“Spago Rock,” as I call it, was a term I coined in the early aughts to refer to a style of music that could be loosely defined as “organic soul with synthetic instrumentation.” If the yacht rock sound encompassed the mid-’70s to early ‘80s and centered around good times n' vibes, Spago Rock takes place from roughly 1986-1992, when many legacy artists matured and mellowed into their 40s, yet still wanted to be seen as contemporary and relevant. Interestingly, it’s also the last era of mainstream pop music before hip-hop became the dominant form.
Artists who cut their teeth woodshedding in the analog days were now embracing the latest in digital studio technology, crafting immaculate electronic-based sophisti-pop while never truly abandoning their rock roots. It's a certain strand of upwardly mobile adult contemporary — these were songs for "mature" audiences but still aimed at the pop charts — pristine, crisp, very expensive productions meant for compact discs that also sounded gangbusters on FM radio (or on the five-disc changer at the bar in a Michelin two-star restaurant). It's an expansive genre ranging from mellow smooth jazzy meditations on one end to shiny, compressed danceable sophisticated synth-pop on the other. Essentially, if the artist could afford to eat at Spago in the late 80s, there's a pretty good chance they dabbled in Spago Rock.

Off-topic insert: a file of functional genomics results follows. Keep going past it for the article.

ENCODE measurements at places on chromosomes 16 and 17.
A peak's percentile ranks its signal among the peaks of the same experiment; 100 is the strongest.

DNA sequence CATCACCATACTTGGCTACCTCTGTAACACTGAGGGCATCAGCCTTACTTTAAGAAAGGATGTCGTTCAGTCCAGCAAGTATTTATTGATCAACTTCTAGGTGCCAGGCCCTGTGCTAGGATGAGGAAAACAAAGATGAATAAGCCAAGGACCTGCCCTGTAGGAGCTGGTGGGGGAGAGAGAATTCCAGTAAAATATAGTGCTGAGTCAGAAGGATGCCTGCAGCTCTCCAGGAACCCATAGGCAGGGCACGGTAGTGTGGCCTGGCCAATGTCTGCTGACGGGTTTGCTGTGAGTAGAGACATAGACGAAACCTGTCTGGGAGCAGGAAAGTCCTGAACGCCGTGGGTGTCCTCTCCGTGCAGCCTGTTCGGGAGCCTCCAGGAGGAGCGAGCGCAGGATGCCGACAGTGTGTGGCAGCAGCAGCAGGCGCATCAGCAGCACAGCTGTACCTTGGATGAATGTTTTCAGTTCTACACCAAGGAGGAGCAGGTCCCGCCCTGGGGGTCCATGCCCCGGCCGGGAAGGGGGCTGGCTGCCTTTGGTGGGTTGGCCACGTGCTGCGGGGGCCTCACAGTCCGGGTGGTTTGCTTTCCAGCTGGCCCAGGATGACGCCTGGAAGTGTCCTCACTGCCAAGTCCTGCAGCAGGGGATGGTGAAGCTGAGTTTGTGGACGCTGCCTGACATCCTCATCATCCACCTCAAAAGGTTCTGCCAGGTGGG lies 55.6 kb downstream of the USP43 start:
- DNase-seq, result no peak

The ur-text for Spago Rock is “Higher Love” by Steve Winwood (1986), with Go West’s “King of Wishful Thinking” (1990) as the epitome of the genre. Last year, in collaboration with clothing brand TSPTR, I put together a Spago Sampler playlist on Spotify that gives you a better idea of what I consider Spago Rock.
It's a sound, but it's also a look. How would you define the look?
I’d say it was “smart casual” for the time. Blue jeans or pleated slacks and blazers, expensive, blousy button-down shirts (for men and women); a tie if you were feeling special. The cool thing about Spago is, while it was long L.A.’s “It” restaurant, it was never stuffy in a black tie kind of way (even though it hosted tons of black-tie Oscar afterparties). It was a place where celebrities and power brokers of the day could feel comfortable and let their hair down a bit; throw a sport coat over that t-shirt and you were good to go.
Have you ever been to Spago?